GRAPES AND WINES
Until the 1960s, New Zealand's most-planted grape was Isabella. Along with Baco Noir, this hybrid made a lot of (not necessarily fine) wines. The wines were generally sweet and fortified.
Grapegrowers were then seduced by another hybrid, Muller-Thurgau, On the North Island, the German hybrid ripened easily and produced large quantities of grapes. Unfortunately, Muller-Thurgau was less generous in the bottle, where it made simple quaffs.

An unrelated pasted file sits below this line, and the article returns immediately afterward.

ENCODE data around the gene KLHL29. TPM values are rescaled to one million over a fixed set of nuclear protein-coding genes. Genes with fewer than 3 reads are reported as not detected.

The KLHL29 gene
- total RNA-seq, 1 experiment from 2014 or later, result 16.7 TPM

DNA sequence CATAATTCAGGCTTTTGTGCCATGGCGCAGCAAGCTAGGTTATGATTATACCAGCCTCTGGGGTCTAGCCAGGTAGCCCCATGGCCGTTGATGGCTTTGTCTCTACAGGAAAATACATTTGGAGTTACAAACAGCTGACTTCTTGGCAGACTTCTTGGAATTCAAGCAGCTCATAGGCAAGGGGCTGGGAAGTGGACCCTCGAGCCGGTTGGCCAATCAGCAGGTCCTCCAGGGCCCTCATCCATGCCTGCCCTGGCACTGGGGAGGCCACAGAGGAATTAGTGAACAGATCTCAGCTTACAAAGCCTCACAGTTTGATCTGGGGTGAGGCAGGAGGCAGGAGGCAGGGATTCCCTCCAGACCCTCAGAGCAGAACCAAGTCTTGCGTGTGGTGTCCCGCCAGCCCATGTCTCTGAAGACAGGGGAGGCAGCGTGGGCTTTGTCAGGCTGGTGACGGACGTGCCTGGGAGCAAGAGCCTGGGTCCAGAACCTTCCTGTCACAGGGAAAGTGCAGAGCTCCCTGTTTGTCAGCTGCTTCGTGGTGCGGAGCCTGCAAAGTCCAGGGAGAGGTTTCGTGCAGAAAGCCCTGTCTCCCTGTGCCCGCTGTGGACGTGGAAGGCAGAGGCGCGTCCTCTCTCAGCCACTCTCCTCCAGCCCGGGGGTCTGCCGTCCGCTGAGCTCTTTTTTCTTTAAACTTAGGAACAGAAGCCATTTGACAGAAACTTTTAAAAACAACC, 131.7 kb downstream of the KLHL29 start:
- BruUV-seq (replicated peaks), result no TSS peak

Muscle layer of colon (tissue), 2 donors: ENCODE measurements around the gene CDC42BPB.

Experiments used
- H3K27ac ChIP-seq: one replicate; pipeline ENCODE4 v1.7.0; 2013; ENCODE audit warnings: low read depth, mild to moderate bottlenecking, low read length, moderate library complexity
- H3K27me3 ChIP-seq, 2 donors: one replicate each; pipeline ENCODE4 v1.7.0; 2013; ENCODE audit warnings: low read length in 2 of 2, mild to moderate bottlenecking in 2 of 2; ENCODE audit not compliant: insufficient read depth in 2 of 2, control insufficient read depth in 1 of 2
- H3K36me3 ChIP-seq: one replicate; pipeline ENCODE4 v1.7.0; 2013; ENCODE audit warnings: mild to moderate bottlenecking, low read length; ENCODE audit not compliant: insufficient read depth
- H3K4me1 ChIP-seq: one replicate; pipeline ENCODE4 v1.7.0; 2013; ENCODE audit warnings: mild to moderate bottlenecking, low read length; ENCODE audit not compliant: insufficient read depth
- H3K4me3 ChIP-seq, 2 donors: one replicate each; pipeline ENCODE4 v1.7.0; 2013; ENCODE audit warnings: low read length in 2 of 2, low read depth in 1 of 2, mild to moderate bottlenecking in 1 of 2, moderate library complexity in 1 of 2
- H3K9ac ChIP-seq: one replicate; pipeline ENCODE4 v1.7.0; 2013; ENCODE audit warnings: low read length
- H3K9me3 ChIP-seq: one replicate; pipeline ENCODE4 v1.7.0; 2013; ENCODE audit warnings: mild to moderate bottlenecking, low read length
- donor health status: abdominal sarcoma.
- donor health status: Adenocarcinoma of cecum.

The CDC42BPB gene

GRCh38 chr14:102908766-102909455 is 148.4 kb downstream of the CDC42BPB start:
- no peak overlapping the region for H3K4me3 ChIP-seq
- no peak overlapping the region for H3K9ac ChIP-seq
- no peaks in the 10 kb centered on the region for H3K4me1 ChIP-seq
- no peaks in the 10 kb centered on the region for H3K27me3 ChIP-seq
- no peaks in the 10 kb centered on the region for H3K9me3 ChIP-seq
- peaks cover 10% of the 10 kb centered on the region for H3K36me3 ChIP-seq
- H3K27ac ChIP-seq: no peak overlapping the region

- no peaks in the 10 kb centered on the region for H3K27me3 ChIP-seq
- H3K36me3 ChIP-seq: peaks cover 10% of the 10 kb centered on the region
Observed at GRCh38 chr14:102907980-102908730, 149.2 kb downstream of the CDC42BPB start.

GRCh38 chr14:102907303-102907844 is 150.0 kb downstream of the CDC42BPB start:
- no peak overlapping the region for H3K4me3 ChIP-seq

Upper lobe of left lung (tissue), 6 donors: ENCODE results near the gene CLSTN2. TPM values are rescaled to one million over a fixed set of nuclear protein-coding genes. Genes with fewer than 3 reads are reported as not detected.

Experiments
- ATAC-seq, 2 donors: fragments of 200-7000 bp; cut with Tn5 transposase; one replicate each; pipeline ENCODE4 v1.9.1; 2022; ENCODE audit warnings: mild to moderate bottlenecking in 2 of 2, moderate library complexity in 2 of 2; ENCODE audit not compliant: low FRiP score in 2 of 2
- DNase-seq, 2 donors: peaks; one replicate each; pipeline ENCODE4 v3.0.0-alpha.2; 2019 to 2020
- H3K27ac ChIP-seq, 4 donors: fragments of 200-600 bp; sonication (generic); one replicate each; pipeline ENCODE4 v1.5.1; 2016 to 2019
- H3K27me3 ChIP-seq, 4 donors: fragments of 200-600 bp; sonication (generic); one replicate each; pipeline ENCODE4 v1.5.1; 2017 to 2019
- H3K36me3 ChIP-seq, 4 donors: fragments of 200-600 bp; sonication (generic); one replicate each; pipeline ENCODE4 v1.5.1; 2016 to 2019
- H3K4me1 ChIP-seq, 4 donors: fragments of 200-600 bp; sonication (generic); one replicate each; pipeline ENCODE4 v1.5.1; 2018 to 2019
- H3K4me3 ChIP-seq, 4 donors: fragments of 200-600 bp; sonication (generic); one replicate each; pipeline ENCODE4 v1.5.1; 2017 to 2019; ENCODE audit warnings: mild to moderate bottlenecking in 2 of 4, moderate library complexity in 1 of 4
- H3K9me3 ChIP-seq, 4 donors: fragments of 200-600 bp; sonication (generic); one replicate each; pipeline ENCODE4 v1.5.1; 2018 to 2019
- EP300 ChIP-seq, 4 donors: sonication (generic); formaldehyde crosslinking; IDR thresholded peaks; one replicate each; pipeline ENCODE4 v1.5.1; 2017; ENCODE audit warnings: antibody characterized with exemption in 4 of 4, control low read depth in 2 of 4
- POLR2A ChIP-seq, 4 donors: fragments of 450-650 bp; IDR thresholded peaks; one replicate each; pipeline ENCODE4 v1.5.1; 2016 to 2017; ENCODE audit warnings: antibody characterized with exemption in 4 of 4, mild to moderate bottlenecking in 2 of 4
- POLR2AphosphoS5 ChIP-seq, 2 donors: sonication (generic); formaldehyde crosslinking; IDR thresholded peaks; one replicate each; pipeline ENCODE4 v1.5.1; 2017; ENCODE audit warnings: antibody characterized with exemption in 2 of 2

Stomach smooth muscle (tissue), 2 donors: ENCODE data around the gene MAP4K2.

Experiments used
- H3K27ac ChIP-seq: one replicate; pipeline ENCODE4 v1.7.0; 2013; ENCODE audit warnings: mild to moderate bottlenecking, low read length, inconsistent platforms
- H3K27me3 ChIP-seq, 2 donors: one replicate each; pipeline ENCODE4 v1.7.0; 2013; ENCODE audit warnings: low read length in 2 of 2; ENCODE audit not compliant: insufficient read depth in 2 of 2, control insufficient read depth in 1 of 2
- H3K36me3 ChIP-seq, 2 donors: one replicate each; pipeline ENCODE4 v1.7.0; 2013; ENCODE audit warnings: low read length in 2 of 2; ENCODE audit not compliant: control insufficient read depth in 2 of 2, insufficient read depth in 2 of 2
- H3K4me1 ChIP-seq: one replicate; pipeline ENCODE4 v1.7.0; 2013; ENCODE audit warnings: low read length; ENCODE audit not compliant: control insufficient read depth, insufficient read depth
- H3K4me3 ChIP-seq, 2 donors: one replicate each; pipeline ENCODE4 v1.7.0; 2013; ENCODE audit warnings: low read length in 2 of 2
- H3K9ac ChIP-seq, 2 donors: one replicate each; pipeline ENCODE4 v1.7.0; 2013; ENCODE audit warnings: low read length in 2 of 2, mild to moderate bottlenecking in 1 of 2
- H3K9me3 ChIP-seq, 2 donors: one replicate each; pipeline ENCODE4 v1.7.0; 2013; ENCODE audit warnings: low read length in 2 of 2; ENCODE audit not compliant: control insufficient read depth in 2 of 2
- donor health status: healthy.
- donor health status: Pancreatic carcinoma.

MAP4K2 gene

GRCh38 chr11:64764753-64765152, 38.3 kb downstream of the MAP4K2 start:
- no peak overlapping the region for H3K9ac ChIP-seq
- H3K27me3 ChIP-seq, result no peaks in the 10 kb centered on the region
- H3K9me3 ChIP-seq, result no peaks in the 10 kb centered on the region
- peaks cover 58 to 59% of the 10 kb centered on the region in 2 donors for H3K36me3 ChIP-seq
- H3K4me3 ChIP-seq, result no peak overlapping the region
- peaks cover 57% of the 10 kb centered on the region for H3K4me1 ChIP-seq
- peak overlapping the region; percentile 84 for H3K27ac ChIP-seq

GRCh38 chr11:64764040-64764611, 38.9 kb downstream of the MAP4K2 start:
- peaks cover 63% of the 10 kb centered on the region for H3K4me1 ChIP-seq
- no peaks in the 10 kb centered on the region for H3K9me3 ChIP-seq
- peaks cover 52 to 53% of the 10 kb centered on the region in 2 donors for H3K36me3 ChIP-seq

In the 1970s, winemakers began looking to Bordeaux, the Loire and Burgundy for inspiration. Top quality vinifera slowly replaced Muller-Thurgau throughout the 1980s.
As New Zealand wines appear in increasing numbers on retail shelves and wine lists around the world, Sauvignon Blanc has emerged as the country's strength.
Sauvignon Blanc is New Zealand's most widely-planted grape, having recently overtaken Chardonnay....
Wine Spectator is hiring an assistant tasting coordinator at its Napa, Calif., office. Get more details.
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